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Poem by Henry Vaughan


Retirement


Fresh fields and woods! the Earth's fair face,
God's foot-stool, and man's dwelling-place.
I ask not why the first Believer
Did love to be a country liver?
Who to secure pious content
Did pitch by groves and wells his tent;
Where he might view the boundless sky,
And all those glorious lights on high;
With flying meteors, mists and show'rs,
Subjected hills, trees, meads and flow'rs;
And ev'ry minute bless the King
And wise Creator of each thing.
I ask not why he did remove
To happy Mamre's holy grove,
Leaving the cities of the plain
To Lot and his successless train?
All various lusts in cities still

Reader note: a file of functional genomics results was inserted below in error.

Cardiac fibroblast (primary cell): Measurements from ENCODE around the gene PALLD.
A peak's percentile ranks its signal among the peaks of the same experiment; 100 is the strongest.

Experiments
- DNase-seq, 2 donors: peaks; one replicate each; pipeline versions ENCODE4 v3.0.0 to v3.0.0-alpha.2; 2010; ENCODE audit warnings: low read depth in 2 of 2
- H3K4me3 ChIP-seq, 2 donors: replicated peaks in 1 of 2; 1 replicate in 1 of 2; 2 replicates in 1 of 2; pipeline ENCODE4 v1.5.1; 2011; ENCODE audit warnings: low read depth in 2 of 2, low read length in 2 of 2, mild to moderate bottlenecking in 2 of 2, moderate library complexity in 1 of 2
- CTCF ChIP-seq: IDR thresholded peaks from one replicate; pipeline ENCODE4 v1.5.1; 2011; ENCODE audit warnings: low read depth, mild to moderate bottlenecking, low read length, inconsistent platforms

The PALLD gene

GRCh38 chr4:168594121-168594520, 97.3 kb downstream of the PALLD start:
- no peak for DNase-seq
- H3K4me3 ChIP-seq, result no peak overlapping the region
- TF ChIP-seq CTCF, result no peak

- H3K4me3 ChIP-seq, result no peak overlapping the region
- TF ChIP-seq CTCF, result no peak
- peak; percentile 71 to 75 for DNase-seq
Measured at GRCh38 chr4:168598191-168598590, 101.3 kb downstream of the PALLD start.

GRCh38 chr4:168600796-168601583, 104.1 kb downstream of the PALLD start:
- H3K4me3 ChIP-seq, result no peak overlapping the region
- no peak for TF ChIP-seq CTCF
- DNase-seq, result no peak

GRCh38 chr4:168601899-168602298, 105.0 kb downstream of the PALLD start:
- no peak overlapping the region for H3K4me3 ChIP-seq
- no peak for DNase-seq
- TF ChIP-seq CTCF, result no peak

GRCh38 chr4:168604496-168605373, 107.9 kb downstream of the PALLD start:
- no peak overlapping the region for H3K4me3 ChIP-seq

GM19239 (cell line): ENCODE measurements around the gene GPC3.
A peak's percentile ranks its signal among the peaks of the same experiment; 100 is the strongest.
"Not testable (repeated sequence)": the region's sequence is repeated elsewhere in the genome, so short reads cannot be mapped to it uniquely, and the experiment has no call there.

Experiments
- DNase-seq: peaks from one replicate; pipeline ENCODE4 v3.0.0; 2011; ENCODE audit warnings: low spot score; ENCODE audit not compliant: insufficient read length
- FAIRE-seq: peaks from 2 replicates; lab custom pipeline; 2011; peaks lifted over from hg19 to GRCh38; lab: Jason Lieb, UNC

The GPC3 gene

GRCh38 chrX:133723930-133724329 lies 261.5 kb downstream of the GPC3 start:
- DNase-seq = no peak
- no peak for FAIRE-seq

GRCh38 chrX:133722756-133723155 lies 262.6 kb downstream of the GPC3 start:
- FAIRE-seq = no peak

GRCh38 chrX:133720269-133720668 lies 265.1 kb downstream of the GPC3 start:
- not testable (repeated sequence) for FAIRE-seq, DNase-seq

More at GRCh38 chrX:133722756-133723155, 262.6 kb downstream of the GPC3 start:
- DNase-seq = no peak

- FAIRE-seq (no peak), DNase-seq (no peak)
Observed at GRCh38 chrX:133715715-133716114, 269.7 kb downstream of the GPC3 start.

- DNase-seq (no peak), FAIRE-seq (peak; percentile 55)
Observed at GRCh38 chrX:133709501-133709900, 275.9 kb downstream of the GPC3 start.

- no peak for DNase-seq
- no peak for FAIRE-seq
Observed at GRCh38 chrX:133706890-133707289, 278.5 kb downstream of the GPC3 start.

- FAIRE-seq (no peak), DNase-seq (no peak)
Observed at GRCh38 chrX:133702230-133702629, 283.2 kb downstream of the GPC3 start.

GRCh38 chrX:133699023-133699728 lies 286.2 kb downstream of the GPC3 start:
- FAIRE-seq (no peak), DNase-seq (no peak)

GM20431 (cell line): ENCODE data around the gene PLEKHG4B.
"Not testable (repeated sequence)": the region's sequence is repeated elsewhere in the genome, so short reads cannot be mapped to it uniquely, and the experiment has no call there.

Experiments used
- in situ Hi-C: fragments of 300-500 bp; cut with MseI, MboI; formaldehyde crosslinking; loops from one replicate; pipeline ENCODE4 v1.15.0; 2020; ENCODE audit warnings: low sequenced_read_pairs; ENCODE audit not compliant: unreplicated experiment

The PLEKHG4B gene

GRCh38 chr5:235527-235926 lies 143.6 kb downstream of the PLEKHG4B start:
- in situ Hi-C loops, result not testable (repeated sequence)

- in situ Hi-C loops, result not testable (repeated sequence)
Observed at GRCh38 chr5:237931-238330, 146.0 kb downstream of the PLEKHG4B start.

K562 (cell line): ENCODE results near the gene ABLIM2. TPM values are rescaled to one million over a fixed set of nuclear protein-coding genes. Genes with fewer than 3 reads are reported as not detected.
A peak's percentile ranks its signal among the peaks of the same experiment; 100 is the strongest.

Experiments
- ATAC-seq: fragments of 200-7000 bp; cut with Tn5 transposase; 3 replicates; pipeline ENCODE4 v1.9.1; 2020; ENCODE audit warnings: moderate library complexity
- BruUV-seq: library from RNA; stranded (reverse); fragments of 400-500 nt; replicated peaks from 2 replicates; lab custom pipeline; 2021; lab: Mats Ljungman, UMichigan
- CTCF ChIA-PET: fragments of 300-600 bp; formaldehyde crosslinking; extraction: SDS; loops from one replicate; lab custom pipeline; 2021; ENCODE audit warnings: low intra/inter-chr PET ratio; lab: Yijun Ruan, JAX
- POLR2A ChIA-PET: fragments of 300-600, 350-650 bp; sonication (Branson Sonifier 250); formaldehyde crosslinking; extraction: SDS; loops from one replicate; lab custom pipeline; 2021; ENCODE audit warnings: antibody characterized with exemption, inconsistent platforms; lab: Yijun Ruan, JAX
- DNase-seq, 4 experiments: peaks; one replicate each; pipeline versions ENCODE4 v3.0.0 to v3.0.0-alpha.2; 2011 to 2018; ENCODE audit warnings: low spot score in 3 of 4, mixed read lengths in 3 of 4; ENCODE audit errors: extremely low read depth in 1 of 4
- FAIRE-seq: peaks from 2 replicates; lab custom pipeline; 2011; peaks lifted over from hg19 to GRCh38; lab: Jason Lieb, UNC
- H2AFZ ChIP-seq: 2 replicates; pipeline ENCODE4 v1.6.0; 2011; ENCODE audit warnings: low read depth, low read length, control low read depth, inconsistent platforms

Are found; they are the thrones of ill;
The dismal sinks, where blood is spill'd,
Cages with much uncleanness fill'd.
But rural shades are the sweet fense
Of piety and innocence.
They are the Meek's calm region, where
Angels descend and rule the sphere,
Where heaven lies leiger, and the dove
Duly as dew, comes from above.
If Eden be on Earth at all,
'Tis that, which we the country call.



Henry Vaughan


Henry Vaughan's other poems:
  1. The Relapse
  2. The Nativity
  3. The Revival
  4. Death
  5. The Evening-Watch


Poems of the other poets with the same name:

  • William Cowper Retirement ("Hackney'd in business, wearied at that oar")
  • Anne Brontë Retirement ("O, let me be alone a while")
  • Robert Anderson Retirement ("Near a murmuring rill, in a cottage of thatch")
  • Henry Timrod Retirement ("My gentle friend! I hold no creed so false")

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